Secondary (unresticted free agency year): O.J. Atogwe (2016), DeJon Gomes (2015), DeAngelo Hall (2014), Josh Wilson (2014), Reed Doughty (2014), Byron Westbrook (2013), Kevin Barnes (2013)
Doughty, Westbrook, and Barnes all enter 2012 in a fight to keep their roster spots. The cap ramifications of parting with any of those guys is not significant. Josh Wilson will be back next year and looks like a virtual lock to play out his three year contract with the Redskins. This analysis will focus on two of the other guys on this list who did not perform well in 2011.
O.J. Atogwe’s contract was essentially structured as a glorified one year guaranteed contract, and with the way he played in 2011 (up and down, always injured), it’s really difficult to see him being back next year. He’s not particularly expensive on the cap if the Redskins decide to keep him around for 2012 with a reasonable $3.4 million salary, but the Redskins can probably do better for that money. Atogwe’s remaing cap cost is $1.6 million, meaning the Redskins can actually save some cap dollars by releasing him just one year into a five year deal, which is practically unheard of. Atogwe’s agent knew that the terms of this deal paid the safety handsomely in 2011 (just under $10 million dollars for one year of work), but that the Redskins essentially now hold four one-year team options on the veteran safety. This WASN’T a good contract for the Redskins, but now that the expensive first year is history, it has become an asset of sorts.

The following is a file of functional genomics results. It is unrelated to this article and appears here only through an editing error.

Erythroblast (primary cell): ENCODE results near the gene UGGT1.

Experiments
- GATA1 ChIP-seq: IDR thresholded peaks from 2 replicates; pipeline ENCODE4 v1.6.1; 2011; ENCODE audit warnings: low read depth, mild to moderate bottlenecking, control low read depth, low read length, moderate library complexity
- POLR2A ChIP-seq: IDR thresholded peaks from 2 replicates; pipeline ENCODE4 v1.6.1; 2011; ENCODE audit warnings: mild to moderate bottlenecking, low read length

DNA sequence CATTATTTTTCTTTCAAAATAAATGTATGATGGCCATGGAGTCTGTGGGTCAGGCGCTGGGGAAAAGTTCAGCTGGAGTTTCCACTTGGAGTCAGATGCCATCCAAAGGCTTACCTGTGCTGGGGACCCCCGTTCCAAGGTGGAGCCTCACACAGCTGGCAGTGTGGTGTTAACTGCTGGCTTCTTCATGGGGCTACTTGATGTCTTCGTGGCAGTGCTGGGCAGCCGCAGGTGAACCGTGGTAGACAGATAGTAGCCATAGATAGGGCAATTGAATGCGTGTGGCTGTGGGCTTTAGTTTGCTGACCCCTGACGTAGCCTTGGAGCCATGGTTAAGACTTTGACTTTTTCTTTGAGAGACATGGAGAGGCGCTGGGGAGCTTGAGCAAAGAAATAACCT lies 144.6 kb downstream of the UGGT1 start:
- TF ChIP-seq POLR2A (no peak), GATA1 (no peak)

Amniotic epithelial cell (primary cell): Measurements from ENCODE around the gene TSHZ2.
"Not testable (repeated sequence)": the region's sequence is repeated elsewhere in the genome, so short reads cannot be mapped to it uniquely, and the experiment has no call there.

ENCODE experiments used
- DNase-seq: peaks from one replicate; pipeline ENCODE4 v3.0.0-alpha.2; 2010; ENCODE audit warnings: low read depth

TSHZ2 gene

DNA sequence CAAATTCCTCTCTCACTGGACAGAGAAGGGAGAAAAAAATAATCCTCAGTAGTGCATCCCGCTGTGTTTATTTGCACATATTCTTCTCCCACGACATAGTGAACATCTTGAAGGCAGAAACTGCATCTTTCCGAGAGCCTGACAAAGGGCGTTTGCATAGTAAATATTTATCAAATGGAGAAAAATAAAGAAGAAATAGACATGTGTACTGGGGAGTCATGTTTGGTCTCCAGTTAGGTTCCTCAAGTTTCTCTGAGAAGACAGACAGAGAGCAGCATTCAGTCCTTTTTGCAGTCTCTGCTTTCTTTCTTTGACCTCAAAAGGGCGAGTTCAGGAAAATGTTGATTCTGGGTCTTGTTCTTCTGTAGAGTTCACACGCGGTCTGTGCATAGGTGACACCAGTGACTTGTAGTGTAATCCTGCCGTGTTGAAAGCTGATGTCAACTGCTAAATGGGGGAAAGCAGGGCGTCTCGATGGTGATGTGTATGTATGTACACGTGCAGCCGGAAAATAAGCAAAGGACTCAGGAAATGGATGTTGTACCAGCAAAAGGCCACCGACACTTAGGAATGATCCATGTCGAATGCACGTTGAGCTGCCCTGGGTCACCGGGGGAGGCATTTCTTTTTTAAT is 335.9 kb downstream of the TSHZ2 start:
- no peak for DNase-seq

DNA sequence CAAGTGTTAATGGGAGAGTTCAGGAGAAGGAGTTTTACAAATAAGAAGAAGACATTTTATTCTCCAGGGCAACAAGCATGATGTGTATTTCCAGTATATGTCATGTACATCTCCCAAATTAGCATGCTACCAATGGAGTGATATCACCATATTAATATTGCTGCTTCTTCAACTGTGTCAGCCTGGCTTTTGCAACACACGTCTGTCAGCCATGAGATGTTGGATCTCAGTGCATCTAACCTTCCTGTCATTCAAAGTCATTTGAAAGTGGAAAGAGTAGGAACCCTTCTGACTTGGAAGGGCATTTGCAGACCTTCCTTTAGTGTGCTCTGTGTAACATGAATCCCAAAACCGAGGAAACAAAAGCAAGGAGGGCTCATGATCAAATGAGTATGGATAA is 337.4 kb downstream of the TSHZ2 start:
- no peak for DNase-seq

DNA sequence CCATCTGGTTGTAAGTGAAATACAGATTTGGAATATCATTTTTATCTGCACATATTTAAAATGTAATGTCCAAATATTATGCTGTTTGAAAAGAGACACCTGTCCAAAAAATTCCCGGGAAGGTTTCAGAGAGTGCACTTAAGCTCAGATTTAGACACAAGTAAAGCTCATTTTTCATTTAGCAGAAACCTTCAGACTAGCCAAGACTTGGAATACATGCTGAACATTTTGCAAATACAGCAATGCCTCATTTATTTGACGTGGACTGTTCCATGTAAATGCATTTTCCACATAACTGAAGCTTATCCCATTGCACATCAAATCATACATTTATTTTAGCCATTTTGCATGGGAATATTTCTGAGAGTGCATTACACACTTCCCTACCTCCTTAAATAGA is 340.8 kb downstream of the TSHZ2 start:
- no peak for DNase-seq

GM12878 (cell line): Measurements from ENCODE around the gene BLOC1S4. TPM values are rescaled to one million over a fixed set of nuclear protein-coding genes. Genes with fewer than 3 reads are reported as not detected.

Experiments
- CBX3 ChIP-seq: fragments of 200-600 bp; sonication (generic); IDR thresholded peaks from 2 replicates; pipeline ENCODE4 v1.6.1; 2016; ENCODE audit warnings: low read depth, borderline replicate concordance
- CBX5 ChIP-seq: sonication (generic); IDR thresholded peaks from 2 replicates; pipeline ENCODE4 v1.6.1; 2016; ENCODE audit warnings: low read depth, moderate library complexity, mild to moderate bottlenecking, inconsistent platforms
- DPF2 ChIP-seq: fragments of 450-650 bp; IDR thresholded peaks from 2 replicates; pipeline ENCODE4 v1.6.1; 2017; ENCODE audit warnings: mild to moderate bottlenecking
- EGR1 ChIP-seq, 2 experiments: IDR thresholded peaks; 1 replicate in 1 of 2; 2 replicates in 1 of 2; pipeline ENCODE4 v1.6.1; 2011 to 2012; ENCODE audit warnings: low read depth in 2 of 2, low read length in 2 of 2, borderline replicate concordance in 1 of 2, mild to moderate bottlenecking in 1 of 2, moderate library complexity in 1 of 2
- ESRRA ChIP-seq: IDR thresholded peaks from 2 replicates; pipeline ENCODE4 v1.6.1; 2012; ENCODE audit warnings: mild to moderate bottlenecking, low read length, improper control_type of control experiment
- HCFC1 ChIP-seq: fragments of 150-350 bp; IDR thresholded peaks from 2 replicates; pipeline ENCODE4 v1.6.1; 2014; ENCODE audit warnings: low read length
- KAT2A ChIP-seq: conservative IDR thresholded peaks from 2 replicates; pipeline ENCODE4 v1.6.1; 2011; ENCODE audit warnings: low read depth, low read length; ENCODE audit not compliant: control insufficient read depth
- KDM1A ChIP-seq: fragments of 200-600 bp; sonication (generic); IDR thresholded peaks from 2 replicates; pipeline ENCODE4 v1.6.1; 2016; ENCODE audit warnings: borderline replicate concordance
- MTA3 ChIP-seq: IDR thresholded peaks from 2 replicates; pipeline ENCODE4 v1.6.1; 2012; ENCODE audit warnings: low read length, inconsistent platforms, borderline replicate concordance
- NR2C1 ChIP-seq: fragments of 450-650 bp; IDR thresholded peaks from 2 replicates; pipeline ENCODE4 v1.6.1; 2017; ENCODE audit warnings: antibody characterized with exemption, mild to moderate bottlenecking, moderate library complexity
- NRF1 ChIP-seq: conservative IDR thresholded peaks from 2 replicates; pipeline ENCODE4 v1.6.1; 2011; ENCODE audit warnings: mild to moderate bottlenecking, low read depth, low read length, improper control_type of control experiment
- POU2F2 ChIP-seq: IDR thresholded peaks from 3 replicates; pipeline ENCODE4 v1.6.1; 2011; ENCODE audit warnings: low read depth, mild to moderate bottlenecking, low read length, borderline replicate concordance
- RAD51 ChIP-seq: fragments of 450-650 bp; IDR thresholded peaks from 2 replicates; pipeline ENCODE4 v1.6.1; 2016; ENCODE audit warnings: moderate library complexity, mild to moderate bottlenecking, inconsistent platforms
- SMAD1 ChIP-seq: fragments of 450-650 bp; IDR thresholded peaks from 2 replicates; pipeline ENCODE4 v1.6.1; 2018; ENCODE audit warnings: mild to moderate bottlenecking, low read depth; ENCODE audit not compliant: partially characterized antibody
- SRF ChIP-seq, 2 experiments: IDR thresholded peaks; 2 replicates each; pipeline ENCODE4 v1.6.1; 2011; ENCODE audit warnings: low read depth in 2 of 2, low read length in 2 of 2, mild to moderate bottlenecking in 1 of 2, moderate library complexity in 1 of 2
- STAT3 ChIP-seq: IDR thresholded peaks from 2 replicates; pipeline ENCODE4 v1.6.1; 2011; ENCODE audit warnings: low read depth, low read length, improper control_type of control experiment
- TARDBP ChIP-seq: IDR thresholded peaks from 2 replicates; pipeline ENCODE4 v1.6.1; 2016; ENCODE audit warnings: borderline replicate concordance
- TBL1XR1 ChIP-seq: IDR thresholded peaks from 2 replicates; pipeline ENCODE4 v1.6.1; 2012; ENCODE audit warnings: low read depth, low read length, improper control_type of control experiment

Back in 2010, the Redskins leveraged the uncapped season to make a guaranteed money dump for DeAngelo Hall and for Albert Haynesworth, driving the cap dollars up (and screwing with the franchise tag process!) through the roof, and making the contract very manageable for the rest of the time he is under team control. In doing so, the Redskins opted to move a ton of extra (unlikey to ever be paid) money into the last year of the contract, making the sixth year of Hall’s deal (2014) pretty much a dummy year (cap value = $24 million). More relevant to the current discusion, the Redskins will need to make a decision on Hall for 2012. Hall’s salaries these next two years are $6.8 million and $8.3 million. His remaining release fee is an astonishly low $600k, due only to the $1.5 million signing bonus he got on the day he signed the contract in 2009. The Redskins can save $6 million in 2012 by parting ways with Hall. In other words, if you keep him at that cap value, he needs to be playing every defensive snap. If he isn’t valuable to you in that way, now is a good time to get rid of him, re: cap concerns.
The bigger concern on the defensive side of the ball is getting new contracts for players like LaRon Landry, London Fletcher, and Adam Carriker. Contractually, there are a couple of straight forward decisions to be made on existing contracts such as Atogwe and Hall, but the Redskins aren’t hurting for the immediate cap dollars, and rest assured that no matter how the team chooses to spin it, a release of either of those two players will be a “football decision.”
Next week, I will look at the impending Redskins free agents, as well as the available cap space, with some guesses on how much space and how much activity we are in for as we head into Offseason 2012.